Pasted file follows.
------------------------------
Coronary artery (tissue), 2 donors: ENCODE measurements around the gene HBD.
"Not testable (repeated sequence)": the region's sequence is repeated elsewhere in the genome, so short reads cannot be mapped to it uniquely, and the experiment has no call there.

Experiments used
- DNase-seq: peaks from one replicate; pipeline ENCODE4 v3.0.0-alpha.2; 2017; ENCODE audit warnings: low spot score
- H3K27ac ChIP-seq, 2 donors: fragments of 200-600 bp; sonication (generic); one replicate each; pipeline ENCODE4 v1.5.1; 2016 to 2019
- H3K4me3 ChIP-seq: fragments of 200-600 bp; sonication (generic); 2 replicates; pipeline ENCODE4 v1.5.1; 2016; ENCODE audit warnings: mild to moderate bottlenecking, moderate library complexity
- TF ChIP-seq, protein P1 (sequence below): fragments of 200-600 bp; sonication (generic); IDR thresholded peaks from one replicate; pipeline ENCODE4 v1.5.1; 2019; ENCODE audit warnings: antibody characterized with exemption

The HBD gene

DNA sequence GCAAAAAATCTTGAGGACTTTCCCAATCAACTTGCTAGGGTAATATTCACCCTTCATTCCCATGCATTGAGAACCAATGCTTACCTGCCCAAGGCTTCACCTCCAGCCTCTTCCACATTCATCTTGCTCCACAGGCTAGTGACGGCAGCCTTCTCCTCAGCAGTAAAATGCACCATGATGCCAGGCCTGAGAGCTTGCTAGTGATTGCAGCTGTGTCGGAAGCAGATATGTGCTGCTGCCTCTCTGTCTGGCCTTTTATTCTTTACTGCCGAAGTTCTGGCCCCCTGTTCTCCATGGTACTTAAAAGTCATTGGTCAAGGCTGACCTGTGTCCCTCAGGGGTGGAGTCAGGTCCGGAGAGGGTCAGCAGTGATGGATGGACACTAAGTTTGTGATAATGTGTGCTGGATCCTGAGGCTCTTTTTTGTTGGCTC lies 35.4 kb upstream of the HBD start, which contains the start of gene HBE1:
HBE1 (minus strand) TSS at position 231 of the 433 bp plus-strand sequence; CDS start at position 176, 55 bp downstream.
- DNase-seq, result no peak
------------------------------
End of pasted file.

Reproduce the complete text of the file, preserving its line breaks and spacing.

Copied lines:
Coronary artery (tissue), 2 donors: ENCODE measurements around the gene HBD.
"Not testable (repeated sequence)": the region's sequence is repeated elsewhere in the genome, so short reads cannot be mapped to it uniquely, and the experiment has no call there.

Experiments used
- DNase-seq: peaks from one replicate; pipeline ENCODE4 v3.0.0-alpha.2; 2017; ENCODE audit warnings: low spot score
- H3K27ac ChIP-seq, 2 donors: fragments of 200-600 bp; sonication (generic); one replicate each; pipeline ENCODE4 v1.5.1; 2016 to 2019
- H3K4me3 ChIP-seq: fragments of 200-600 bp; sonication (generic); 2 replicates; pipeline ENCODE4 v1.5.1; 2016; ENCODE audit warnings: mild to moderate bottlenecking, moderate library complexity
- TF ChIP-seq, protein P1 (sequence below): fragments of 200-600 bp; sonication (generic); IDR thresholded peaks from one replicate; pipeline ENCODE4 v1.5.1; 2019; ENCODE audit warnings: antibody characterized with exemption

The HBD gene

DNA sequence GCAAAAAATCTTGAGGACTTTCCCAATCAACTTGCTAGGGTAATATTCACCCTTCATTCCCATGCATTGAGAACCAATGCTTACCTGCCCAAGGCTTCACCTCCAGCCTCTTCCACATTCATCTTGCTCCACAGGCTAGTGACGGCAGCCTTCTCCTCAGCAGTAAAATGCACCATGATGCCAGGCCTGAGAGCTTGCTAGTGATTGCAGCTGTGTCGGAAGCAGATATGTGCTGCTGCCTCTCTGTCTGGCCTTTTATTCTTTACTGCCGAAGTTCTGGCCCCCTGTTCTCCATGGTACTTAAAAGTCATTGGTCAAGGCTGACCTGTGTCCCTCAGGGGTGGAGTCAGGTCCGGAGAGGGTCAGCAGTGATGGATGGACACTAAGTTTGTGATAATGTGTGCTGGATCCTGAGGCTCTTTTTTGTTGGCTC lies 35.4 kb upstream of the HBD start, which contains the start of gene HBE1:
HBE1 (minus strand) TSS at position 231 of the 433 bp plus-strand sequence; CDS start at position 176, 55 bp downstream.
- DNase-seq, result no peak